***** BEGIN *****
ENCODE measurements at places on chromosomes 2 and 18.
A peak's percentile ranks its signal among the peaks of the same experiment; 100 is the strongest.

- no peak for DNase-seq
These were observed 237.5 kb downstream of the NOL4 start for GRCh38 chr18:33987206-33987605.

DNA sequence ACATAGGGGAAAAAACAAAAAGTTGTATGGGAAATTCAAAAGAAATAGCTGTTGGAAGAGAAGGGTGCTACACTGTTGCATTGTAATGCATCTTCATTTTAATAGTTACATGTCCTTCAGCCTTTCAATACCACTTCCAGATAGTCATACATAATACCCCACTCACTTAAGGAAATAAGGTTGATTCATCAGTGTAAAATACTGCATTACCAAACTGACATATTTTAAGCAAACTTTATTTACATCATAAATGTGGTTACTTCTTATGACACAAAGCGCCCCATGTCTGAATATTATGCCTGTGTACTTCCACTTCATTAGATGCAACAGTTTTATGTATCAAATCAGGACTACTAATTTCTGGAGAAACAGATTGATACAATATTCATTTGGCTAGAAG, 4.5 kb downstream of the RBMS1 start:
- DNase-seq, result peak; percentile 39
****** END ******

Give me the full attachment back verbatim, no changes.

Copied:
ENCODE measurements at places on chromosomes 2 and 18.
A peak's percentile ranks its signal among the peaks of the same experiment; 100 is the strongest.

- no peak for DNase-seq
These were observed 237.5 kb downstream of the NOL4 start for GRCh38 chr18:33987206-33987605.

DNA sequence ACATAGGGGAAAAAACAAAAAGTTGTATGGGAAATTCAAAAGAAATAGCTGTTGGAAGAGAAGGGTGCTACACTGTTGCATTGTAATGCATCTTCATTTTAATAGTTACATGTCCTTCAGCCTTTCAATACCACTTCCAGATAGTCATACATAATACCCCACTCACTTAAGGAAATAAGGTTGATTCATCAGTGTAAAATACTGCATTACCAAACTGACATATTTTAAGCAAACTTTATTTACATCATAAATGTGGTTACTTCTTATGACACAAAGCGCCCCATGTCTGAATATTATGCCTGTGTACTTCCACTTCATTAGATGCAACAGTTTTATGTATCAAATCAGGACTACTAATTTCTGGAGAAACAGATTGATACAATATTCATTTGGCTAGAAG, 4.5 kb downstream of the RBMS1 start:
- DNase-seq, result peak; percentile 39